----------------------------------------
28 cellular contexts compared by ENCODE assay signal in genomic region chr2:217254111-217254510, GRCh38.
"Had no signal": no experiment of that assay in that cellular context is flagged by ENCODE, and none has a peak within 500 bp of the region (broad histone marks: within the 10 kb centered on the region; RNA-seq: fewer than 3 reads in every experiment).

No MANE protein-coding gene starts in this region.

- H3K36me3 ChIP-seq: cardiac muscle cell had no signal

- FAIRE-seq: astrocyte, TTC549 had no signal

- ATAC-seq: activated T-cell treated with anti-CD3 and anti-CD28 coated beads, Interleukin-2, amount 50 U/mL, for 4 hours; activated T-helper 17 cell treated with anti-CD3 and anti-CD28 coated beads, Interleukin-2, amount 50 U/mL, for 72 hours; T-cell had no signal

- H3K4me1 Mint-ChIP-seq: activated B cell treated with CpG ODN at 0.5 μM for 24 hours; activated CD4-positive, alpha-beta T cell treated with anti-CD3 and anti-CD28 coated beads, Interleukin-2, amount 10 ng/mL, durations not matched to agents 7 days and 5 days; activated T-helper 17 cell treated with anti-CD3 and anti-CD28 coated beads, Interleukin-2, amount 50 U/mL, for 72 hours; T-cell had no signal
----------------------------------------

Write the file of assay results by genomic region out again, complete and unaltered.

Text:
28 cellular contexts compared by ENCODE assay signal in genomic region chr2:217254111-217254510, GRCh38.
"Had no signal": no experiment of that assay in that cellular context is flagged by ENCODE, and none has a peak within 500 bp of the region (broad histone marks: within the 10 kb centered on the region; RNA-seq: fewer than 3 reads in every experiment).

No MANE protein-coding gene starts in this region.

- H3K36me3 ChIP-seq: cardiac muscle cell had no signal

- FAIRE-seq: astrocyte, TTC549 had no signal

- ATAC-seq: activated T-cell treated with anti-CD3 and anti-CD28 coated beads, Interleukin-2, amount 50 U/mL, for 4 hours; activated T-helper 17 cell treated with anti-CD3 and anti-CD28 coated beads, Interleukin-2, amount 50 U/mL, for 72 hours; T-cell had no signal

- H3K4me1 Mint-ChIP-seq: activated B cell treated with CpG ODN at 0.5 μM for 24 hours; activated CD4-positive, alpha-beta T cell treated with anti-CD3 and anti-CD28 coated beads, Interleukin-2, amount 10 ng/mL, durations not matched to agents 7 days and 5 days; activated T-helper 17 cell treated with anti-CD3 and anti-CD28 coated beads, Interleukin-2, amount 50 U/mL, for 72 hours; T-cell had no signal